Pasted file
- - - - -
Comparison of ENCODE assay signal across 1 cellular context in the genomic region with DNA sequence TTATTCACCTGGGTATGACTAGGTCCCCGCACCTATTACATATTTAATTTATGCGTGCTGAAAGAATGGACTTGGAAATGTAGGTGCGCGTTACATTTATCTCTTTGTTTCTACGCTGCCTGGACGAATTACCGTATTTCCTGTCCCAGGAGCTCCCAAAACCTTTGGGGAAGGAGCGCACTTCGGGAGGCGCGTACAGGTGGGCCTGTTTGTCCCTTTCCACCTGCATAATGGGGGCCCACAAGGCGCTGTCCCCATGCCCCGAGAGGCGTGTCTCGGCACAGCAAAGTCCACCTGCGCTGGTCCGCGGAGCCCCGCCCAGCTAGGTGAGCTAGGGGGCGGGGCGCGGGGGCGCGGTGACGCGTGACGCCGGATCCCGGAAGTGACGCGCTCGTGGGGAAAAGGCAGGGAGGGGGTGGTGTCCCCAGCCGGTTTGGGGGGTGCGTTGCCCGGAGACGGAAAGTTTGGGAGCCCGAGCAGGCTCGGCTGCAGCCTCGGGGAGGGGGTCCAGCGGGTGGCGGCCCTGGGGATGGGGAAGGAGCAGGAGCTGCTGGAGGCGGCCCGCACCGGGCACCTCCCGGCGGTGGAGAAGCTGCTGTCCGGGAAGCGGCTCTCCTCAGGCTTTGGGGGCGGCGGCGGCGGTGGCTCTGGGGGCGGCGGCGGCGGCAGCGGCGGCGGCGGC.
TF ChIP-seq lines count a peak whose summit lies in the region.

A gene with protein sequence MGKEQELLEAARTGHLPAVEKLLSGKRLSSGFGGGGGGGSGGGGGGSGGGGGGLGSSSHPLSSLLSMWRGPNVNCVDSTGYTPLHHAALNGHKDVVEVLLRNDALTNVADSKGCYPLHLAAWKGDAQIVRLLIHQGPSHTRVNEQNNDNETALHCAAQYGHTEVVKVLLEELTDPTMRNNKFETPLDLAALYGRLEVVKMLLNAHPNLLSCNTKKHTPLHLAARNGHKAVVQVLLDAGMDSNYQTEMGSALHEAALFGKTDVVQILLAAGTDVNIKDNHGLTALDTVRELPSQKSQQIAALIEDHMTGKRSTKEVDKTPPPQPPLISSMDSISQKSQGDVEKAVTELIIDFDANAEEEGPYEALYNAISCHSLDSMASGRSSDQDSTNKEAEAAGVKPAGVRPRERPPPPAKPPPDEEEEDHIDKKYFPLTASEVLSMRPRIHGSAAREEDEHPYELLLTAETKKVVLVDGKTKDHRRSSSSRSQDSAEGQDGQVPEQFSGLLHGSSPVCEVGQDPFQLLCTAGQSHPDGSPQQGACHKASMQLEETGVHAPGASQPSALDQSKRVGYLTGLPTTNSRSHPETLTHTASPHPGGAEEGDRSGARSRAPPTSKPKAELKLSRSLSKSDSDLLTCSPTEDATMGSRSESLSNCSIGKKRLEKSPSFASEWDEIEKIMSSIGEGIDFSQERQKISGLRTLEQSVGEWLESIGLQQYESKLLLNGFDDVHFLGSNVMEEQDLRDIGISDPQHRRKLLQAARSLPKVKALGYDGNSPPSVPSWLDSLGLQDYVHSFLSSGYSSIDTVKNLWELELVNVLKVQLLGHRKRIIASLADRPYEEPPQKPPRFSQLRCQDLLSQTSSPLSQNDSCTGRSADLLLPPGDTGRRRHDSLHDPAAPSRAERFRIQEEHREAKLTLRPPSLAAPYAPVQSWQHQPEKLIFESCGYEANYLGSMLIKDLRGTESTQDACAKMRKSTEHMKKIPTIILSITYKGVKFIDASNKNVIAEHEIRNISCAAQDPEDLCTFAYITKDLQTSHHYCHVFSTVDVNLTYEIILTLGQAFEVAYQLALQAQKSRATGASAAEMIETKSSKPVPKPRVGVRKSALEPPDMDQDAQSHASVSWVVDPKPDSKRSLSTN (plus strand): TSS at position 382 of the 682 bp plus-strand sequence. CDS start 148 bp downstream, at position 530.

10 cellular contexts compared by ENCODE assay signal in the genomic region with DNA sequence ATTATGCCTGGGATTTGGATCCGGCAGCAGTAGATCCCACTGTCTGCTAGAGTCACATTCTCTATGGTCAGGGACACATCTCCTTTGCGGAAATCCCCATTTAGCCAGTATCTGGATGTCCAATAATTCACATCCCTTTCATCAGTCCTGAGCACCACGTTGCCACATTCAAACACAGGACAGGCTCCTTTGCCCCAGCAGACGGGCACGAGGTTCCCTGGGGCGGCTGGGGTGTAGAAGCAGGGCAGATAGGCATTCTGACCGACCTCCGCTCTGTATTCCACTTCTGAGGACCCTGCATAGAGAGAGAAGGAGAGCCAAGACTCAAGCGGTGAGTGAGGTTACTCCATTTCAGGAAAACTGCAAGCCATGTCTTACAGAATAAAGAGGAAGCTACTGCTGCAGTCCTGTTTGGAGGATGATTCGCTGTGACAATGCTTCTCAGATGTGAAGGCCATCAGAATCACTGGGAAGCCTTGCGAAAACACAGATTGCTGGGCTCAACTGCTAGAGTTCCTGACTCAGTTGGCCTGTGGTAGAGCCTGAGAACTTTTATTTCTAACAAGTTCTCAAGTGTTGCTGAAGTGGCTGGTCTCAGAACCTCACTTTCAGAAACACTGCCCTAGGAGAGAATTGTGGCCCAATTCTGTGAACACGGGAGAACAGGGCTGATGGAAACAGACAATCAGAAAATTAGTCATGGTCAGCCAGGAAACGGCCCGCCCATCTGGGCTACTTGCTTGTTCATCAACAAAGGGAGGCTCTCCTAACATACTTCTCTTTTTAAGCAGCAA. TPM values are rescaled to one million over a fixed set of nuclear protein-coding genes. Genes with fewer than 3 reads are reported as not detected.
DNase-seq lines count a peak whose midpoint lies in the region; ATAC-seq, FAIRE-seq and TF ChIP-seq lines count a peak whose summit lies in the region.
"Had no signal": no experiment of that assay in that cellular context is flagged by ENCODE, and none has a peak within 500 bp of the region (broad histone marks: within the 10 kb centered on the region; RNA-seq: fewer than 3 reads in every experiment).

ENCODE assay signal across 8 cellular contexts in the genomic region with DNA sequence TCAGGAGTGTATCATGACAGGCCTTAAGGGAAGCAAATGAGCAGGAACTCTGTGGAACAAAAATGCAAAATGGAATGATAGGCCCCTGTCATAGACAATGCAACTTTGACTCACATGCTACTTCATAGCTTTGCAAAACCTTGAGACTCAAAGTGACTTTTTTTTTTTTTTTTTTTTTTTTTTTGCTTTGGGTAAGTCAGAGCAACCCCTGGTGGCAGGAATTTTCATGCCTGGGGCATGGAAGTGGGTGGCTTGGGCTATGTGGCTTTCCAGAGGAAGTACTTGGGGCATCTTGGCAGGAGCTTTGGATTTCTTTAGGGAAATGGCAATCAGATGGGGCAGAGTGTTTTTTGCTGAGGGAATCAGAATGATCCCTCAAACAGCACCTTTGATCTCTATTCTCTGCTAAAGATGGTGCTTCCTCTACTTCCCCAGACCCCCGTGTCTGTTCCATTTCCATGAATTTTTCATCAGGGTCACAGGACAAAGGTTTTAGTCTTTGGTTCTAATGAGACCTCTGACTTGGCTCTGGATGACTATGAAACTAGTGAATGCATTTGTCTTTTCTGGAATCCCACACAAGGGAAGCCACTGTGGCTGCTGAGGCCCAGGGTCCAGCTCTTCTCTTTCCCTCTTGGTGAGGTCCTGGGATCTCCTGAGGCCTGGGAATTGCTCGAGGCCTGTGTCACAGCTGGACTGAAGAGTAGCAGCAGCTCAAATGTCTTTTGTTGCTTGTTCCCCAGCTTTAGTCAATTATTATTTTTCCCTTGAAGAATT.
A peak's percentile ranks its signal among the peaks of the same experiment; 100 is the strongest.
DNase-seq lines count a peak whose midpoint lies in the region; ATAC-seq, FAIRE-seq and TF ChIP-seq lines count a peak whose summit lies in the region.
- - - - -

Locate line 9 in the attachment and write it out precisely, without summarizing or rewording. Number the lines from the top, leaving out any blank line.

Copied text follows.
DNase-seq lines count a peak whose midpoint lies in the region; ATAC-seq, FAIRE-seq and TF ChIP-seq lines count a peak whose summit lies in the region.